Chief Sachem (Ousamequin) Massasoit

Inducted: 2007
Born: 1581
Died: 1661

The Wampanoags historically were a tribe of horticulturists, farmers, fishermen, and woodland hunters who inhabited eastern Rhode Island and southeastern Massachusetts. Their name means “People of the East” or “People of the Dawn.” Their tribal organization was in the nature of a confederacy of small bands. These varied sub-tribes, with their approximate areas of settlement, included the Aquinnah (Martha’s Vineyard), the Mashpee, Nauset, and Manomet (Cape Cod), the Seakonke (the Blackstone Valley from East Providence to Cumberland), the Pawtuxet (the area of present-day Plymouth), the Troy (Fall River), the Assonet (the town of Assonet northward to Taunton), the Herring Pond (near Wareham), the Nemasket (Middleboro and environs), the Pocasset (Tiverton and Portsmouth), the Sakonnet, or Sogkonate (Little Compton), and the Pokanoket (present-day Bristol County, Rhode Island).

In 1616-17, the Wampanoags were victimized by a severe smallpox epidemic, a disease introduced by Europeans for which the natives had no built-in immunity. The Pawtuxet, in particular, were devastated, leaving their area around Plymouth open to settlement by the Pilgrims and weakening the power of Massasoit, a Pokanoket and the reigning chief sachem of the Wampanoag confederation.

Massasoit, also known as Ousamequin (ca. 1581-1661), was born in present-day Rhode Island, probably in Bristol, but little is known of his parents or his early life. As chief sachem of the Wampanoag nation, which stretched from Narragansett Bay through Cape Cod and its islands and as far north as Middleboro and Plymouth, he befriended the Pilgrims, taught them farming methods, and joined with them in a legendary 1621 thanksgiving feast. Massasoit attended that three-day celebration in late autumn with approximately ninety Wampanoags and supplied the gathering with five deer and other food.

Massasoit was aided in his relations with Plymouth by Squanto and Samoset, two natives who had learned English due to their abduction by traders who plied the New England coast in the early seventeenth century. The chief sachem was described in 1621 as a “very lusty man” with “an able body, grave of countenance and spare of speech.” He was a cordial host to the original Pilgrim settlers and sheltered Roger Williams during that outcast’s winter exile in 1636. Although he allowed Protestant missionaries to work among his people, he steadfastly resisted conversion to Christianity.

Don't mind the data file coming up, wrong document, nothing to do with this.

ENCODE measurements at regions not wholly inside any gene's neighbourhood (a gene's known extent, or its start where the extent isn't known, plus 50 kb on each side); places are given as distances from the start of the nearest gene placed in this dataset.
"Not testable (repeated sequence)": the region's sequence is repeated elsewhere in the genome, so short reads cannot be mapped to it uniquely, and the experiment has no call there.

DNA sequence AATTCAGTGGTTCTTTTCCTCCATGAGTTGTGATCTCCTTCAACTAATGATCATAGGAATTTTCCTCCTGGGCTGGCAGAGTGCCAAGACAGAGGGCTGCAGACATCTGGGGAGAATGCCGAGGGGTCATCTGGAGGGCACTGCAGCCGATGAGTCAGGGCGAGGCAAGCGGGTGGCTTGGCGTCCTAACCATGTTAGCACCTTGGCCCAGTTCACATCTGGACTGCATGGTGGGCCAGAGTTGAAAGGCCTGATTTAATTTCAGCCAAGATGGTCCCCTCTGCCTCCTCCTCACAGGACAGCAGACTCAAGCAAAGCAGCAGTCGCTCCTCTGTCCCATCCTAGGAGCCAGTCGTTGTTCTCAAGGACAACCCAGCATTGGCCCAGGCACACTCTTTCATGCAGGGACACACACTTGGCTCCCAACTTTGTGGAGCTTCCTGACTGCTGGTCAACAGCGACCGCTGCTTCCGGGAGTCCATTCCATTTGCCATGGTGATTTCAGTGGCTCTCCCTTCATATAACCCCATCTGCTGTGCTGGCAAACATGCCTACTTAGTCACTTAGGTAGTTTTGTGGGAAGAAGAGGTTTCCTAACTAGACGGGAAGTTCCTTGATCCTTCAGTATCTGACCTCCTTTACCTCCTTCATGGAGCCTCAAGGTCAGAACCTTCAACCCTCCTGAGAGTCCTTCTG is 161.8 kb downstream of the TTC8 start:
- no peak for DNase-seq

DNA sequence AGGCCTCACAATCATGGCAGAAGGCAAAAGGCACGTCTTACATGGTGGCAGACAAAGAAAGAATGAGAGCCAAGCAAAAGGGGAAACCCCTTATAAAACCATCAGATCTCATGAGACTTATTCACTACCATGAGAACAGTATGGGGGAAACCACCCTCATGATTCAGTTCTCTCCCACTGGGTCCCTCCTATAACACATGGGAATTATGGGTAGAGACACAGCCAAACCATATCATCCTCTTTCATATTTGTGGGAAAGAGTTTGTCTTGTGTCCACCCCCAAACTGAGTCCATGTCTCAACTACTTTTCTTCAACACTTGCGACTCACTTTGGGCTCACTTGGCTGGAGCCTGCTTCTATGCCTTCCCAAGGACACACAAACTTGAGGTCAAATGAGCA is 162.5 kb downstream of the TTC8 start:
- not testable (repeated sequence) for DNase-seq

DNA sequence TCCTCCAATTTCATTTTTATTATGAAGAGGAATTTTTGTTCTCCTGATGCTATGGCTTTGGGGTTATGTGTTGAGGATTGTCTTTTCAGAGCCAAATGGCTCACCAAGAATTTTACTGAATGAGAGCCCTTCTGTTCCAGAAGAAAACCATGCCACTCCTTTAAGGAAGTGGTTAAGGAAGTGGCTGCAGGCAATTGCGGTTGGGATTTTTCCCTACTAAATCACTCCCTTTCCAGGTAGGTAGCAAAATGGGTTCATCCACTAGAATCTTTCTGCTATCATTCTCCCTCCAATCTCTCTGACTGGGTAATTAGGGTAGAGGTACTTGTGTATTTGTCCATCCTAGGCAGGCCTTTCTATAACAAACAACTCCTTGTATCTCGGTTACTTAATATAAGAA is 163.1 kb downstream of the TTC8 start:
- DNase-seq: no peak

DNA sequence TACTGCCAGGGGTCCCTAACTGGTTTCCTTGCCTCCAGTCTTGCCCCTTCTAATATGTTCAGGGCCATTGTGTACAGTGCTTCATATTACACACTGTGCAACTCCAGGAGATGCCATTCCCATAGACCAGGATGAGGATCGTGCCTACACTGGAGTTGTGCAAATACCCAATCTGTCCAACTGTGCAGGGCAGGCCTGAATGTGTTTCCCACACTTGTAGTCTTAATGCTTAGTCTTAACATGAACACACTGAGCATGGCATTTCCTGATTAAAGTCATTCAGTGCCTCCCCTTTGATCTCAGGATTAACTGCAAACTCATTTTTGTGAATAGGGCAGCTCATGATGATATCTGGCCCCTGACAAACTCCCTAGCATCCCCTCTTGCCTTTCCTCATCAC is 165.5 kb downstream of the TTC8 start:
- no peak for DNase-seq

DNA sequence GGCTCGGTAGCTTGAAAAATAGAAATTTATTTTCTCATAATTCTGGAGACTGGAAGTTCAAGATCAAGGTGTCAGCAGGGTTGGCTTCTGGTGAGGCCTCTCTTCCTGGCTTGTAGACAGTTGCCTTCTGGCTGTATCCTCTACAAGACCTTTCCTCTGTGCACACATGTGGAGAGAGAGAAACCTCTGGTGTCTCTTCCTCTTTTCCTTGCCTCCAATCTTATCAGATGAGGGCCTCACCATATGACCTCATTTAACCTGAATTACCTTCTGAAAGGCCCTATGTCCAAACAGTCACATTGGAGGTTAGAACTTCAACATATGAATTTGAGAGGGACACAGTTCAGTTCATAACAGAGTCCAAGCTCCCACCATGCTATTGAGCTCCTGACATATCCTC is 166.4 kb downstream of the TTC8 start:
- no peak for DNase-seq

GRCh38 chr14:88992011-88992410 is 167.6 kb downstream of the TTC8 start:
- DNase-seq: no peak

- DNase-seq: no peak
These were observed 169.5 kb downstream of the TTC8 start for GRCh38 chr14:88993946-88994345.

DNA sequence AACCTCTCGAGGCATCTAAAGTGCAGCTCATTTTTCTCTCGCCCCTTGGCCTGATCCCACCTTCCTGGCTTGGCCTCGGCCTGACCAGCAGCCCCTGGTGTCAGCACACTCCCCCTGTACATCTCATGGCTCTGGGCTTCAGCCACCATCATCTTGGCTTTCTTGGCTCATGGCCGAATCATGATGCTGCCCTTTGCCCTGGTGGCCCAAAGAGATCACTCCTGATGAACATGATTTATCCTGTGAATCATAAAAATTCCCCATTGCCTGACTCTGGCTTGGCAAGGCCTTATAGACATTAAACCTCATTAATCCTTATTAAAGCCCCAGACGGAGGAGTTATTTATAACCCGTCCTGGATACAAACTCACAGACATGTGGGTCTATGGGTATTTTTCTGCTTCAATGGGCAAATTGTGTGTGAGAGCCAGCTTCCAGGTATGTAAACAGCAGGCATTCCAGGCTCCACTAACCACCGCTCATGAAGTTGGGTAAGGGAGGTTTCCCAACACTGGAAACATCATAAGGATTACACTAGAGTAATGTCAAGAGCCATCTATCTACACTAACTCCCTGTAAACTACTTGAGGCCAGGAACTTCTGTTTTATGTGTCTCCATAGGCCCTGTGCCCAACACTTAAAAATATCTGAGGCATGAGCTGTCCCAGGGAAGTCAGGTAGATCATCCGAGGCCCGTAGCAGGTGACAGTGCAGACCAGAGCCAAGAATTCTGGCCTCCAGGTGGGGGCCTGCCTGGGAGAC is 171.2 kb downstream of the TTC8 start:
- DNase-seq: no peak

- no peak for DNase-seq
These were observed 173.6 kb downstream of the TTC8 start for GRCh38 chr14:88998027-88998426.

Massasoit, who led the Wampanoags for about a half-century, is best remembered for his indispensable aid to the Pilgrims during their first year of settlement, for his great diplomatic skill, and for his successful policy of peaceful coexistence with the English settlers during the forty years, he dealt with them. The cornerstone of this policy was an agreement signed at Plymouth on March 21, 1621, between Massasoit and Governor Edward Winslow whereby each leader promised that he and his people would not harm the other, that they would give the other warning of danger, that they would assist if the other were attacked, and that they would work to maintain order and peace between the two peoples. This “league of peace,” welcomed by the weakened Wampanoag, alarmed their rivals, the Narragansett. However, according to one leading scholar, “it established expectations that would have a profound impact on relations between Indians and English throughout the remainder of the century.” This first treaty between these differing cultures addressed Massasoit as a “friend” and “ally” of King James, a signal to the Wampanoag that (at least at first) their relationship with the English was one of equality.

Unfortunately, the English gradually developed the position that all Indians stood beneath them in the colonial hierarchy of power and property rights. Although Massasoit is usually associated with the Plymouth Plantation, the Mount Hope lands in Bristol (Montaup) and the Indian village of Sowams in present-day Barrington were his places of residence because of his leadership of the Pokanoket band, the dominant sub-tribe of the Wampanoag confederation.

Upon his death in 1661, near his eightieth year, Massasoit was succeeded by his oldest son, Wamsutta, whom the English called “Alexander” (after Alexander the Great). When Alexander died suddenly in 1662, Massasoit’s second son, Metacomet (named “King Philip” after Philip of Macedonia), became the grand sachem of the Wampanoag nation.

Chief Sachem Massasoit was inducted into the Rhode Island Heritage Hall of Fame in 2007.

For additional reading:
Rhode Island’s Founders: From Settlement to Statehood by Dr. Patrick T. Conley.

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